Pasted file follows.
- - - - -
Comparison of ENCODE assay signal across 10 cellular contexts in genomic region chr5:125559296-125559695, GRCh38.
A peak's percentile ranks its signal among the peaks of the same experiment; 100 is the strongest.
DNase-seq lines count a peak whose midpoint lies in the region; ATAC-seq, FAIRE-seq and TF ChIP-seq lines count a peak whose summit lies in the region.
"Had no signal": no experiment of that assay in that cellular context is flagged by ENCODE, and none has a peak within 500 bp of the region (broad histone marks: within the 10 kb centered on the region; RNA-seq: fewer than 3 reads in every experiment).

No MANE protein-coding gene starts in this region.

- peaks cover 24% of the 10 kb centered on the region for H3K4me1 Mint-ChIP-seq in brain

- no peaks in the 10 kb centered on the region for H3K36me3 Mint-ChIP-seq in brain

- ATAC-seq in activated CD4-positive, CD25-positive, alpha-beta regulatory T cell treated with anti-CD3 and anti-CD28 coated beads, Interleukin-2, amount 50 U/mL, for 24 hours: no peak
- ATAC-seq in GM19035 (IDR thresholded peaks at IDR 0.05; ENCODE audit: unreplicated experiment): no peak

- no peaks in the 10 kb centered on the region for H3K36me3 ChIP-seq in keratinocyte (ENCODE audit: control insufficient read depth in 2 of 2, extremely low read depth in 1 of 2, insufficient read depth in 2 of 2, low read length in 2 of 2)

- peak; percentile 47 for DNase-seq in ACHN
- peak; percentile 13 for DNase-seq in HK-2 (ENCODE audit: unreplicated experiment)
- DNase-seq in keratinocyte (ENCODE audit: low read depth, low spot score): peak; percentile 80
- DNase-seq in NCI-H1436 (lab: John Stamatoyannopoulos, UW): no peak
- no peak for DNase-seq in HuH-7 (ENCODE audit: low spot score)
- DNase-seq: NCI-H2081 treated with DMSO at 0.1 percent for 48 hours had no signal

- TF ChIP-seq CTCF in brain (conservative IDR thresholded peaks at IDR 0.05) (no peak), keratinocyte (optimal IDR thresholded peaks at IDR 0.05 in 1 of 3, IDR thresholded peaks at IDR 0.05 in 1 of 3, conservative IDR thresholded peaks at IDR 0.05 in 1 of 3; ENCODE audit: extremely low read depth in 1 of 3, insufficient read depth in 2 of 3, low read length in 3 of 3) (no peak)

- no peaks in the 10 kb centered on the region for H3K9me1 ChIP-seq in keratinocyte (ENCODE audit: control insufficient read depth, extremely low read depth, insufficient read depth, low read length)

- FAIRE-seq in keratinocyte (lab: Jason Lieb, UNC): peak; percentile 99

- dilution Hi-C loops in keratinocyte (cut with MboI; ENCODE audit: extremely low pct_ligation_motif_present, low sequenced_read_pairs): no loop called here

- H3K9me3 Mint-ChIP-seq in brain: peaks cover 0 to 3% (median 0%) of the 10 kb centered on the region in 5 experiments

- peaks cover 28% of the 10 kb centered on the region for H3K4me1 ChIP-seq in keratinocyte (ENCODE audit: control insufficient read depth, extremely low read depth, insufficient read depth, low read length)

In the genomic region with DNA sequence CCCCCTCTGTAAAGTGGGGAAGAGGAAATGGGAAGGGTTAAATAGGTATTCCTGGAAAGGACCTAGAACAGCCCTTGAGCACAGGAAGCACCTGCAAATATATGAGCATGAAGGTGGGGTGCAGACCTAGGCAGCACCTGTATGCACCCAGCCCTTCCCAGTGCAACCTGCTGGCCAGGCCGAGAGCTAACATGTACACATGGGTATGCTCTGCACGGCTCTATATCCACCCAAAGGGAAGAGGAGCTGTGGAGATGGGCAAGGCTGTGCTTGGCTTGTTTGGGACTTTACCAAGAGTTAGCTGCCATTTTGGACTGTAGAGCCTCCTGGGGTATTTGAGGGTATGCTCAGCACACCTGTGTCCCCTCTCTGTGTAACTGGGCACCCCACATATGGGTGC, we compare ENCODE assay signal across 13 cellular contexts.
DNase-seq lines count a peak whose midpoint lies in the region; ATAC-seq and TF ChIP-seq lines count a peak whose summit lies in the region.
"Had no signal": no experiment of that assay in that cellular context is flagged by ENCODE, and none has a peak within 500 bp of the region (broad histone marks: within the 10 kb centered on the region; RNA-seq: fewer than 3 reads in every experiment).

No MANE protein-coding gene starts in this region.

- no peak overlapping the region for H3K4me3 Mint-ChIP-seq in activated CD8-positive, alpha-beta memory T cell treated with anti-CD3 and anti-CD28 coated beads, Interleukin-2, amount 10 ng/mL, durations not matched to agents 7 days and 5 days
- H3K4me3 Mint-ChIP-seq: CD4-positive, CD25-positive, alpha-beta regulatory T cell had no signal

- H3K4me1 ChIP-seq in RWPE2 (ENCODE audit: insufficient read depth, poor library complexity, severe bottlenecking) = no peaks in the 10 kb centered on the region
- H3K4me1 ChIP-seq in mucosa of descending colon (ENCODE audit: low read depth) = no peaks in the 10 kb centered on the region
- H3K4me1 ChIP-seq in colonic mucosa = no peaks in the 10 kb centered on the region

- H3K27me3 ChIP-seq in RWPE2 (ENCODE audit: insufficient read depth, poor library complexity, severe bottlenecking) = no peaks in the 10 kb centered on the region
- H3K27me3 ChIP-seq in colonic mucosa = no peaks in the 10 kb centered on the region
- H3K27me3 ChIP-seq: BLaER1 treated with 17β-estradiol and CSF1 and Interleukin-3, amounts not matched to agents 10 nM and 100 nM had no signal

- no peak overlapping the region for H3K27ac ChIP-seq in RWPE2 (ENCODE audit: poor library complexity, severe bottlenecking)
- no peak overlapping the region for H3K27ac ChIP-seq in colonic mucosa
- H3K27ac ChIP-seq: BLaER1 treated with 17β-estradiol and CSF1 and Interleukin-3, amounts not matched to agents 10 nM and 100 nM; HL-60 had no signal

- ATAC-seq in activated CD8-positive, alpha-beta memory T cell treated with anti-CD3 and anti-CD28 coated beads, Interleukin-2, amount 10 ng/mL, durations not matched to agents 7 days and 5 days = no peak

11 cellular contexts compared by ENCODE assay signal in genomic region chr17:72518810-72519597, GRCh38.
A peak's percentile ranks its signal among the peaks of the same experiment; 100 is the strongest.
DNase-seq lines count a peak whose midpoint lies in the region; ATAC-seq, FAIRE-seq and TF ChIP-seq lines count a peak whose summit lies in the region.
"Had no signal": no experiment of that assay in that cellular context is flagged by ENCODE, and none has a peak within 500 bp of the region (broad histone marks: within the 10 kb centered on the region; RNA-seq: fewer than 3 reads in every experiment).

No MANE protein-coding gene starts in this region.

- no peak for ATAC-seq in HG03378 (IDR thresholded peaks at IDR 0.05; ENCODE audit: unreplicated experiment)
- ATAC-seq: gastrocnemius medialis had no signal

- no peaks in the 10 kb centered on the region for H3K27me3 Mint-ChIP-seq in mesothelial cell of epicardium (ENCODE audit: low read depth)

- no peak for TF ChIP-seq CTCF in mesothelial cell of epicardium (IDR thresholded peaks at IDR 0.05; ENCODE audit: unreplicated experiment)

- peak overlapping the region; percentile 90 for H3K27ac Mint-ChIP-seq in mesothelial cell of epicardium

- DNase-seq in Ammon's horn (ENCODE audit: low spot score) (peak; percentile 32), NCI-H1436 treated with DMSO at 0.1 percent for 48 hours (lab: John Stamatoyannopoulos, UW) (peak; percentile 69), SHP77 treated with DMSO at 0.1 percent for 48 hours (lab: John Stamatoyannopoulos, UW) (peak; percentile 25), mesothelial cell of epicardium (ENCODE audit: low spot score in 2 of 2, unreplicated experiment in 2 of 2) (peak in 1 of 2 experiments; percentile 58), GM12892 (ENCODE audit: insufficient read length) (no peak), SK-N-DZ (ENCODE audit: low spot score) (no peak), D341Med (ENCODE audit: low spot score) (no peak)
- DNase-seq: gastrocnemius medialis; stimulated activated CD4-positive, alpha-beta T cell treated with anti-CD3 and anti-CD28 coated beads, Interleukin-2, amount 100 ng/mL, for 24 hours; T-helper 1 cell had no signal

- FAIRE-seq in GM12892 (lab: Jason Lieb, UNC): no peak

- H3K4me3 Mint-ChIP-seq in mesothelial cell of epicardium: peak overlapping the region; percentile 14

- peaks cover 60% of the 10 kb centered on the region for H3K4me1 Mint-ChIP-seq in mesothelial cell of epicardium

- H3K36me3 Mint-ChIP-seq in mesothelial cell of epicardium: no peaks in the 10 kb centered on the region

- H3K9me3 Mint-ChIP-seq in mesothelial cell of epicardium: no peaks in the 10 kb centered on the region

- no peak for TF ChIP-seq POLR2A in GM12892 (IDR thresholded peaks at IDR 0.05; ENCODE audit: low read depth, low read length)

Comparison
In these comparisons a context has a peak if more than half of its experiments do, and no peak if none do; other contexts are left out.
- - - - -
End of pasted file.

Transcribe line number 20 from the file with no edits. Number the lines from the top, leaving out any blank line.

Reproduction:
- dilution Hi-C loops in keratinocyte (cut with MboI; ENCODE audit: extremely low pct_ligation_motif_present, low sequenced_read_pairs): no loop called here